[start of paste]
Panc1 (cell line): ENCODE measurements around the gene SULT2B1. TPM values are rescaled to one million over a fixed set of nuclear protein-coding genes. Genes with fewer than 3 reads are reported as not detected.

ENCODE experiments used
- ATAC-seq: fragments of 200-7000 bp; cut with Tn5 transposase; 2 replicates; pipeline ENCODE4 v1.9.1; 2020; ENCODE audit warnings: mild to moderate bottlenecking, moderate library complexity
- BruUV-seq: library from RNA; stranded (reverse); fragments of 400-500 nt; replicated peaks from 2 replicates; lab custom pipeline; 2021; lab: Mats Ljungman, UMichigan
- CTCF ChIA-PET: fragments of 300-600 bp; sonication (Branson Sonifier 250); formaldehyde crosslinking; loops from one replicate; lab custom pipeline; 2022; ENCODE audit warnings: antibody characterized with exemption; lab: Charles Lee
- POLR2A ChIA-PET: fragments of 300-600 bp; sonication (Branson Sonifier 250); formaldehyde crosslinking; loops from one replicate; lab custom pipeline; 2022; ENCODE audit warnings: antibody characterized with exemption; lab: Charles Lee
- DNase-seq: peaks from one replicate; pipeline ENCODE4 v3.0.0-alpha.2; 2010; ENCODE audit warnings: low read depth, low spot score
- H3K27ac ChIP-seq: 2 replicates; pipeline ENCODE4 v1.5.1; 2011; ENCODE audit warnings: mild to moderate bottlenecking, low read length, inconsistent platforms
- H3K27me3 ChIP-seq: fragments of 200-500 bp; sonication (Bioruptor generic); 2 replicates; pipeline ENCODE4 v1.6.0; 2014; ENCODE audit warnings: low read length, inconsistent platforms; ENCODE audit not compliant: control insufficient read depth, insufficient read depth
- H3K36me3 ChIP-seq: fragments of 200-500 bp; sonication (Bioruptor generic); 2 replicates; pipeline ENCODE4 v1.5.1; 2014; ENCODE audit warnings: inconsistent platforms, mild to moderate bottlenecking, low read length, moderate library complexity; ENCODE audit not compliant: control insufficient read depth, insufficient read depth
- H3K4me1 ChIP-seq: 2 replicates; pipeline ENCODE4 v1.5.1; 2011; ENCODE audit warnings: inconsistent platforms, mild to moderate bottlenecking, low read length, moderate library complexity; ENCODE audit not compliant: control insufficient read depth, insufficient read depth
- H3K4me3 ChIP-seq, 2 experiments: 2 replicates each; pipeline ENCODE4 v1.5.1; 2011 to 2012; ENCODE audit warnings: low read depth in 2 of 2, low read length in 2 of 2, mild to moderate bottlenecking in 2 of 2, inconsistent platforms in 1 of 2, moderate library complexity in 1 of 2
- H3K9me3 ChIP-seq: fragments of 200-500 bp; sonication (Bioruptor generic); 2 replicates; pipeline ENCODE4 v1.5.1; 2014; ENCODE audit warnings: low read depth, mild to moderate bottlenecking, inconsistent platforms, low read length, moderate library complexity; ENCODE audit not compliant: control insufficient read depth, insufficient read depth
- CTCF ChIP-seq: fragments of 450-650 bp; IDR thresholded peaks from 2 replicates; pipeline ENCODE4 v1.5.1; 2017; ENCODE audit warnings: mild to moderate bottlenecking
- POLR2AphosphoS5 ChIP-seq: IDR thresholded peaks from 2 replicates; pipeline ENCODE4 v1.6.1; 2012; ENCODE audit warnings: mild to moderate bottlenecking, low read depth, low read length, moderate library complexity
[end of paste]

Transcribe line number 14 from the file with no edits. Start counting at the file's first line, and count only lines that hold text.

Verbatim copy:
- CTCF ChIP-seq: fragments of 450-650 bp; IDR thresholded peaks from 2 replicates; pipeline ENCODE4 v1.5.1; 2017; ENCODE audit warnings: mild to moderate bottlenecking